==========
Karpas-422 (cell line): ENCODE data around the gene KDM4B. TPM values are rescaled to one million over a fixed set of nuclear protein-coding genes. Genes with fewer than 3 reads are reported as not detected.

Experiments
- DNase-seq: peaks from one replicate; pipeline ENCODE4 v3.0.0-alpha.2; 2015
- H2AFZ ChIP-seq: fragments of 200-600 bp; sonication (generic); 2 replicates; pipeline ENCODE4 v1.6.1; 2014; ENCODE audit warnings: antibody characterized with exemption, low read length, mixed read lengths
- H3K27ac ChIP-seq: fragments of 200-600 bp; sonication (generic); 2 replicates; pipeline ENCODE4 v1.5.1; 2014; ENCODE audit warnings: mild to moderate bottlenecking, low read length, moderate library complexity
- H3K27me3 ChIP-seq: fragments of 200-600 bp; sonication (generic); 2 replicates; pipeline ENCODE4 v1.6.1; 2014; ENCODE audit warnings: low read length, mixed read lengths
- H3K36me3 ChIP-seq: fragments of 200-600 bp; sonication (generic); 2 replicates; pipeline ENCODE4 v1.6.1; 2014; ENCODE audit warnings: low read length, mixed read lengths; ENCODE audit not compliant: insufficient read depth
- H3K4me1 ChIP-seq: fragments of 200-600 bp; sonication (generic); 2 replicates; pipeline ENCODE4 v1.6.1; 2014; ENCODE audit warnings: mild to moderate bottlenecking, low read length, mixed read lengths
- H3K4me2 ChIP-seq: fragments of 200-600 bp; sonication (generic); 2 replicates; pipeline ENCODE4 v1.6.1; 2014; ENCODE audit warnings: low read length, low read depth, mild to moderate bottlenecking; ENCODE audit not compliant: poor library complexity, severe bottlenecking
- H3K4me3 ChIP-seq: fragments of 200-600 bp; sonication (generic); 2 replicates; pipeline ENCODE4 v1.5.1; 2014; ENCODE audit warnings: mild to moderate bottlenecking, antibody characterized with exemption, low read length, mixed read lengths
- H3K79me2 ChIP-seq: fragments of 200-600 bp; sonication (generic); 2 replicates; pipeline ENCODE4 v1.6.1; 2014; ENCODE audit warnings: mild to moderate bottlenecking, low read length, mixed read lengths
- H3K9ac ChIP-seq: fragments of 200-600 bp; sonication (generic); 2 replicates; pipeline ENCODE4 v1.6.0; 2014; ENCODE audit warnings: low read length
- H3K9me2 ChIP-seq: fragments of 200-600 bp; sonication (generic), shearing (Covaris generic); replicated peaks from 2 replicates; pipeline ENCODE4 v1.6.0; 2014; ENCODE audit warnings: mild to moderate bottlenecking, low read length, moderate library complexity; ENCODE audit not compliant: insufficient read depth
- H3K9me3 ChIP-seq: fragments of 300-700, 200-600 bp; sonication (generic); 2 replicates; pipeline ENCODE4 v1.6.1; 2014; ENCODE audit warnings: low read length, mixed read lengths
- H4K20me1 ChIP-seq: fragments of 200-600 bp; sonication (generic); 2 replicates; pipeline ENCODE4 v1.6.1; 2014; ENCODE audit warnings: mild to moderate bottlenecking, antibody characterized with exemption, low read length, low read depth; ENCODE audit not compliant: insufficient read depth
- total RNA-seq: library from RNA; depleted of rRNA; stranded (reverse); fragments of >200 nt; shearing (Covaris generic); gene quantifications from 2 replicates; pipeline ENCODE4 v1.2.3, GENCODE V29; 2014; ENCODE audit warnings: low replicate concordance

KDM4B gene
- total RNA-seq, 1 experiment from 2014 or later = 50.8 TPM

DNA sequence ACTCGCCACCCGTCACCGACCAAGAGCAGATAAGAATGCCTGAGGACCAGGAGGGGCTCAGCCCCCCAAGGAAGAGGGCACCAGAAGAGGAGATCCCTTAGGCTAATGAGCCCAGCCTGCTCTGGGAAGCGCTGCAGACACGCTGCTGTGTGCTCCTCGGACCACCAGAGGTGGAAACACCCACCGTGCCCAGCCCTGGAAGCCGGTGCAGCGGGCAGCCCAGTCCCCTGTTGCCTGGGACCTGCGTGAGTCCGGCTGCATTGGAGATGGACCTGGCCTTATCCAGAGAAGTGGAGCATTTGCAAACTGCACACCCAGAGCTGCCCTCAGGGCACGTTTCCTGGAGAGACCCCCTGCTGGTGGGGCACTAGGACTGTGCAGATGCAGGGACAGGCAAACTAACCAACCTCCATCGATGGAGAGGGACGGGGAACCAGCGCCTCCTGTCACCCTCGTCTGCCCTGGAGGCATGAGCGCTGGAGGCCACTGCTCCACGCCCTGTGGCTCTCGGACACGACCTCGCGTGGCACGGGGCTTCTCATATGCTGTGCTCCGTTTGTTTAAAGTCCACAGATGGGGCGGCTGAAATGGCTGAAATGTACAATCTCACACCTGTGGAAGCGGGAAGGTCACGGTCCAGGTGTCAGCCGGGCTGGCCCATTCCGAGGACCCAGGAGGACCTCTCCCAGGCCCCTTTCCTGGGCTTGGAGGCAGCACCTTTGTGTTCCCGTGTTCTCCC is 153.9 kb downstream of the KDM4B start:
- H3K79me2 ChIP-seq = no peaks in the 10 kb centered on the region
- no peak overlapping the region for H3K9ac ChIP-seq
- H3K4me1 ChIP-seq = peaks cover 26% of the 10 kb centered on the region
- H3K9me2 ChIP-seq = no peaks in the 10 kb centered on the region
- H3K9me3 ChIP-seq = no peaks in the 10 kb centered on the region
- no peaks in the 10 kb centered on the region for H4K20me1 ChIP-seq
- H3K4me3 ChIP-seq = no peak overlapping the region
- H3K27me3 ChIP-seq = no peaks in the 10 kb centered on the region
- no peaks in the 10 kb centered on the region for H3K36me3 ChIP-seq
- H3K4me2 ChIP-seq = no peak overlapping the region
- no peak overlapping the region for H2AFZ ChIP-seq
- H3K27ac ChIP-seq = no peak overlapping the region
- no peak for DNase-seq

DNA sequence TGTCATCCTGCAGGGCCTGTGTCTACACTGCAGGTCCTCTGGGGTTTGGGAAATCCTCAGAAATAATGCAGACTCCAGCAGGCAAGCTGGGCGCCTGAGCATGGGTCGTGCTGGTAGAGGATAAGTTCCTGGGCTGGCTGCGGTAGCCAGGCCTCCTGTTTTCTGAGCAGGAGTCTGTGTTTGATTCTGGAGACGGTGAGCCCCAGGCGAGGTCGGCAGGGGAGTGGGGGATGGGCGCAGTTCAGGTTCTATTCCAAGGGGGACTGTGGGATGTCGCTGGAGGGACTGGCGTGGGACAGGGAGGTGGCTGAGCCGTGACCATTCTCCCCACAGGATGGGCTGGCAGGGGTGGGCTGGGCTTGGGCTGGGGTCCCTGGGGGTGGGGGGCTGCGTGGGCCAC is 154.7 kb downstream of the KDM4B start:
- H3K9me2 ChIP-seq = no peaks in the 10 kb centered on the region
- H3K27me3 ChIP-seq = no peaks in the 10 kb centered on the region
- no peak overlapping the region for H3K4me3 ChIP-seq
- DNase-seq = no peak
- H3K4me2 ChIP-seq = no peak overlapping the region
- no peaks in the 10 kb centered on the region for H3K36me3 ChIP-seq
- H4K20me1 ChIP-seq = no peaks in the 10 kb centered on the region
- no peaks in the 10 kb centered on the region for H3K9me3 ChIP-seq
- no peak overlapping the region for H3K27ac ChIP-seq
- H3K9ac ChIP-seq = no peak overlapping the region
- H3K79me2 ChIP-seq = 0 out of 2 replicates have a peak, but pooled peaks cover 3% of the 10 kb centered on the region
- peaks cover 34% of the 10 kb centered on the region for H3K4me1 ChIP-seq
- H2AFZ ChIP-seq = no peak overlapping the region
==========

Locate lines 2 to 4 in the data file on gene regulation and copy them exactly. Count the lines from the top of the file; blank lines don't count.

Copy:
Experiments
- DNase-seq: peaks from one replicate; pipeline ENCODE4 v3.0.0-alpha.2; 2015
- H2AFZ ChIP-seq: fragments of 200-600 bp; sonication (generic); 2 replicates; pipeline ENCODE4 v1.6.1; 2014; ENCODE audit warnings: antibody characterized with exemption, low read length, mixed read lengths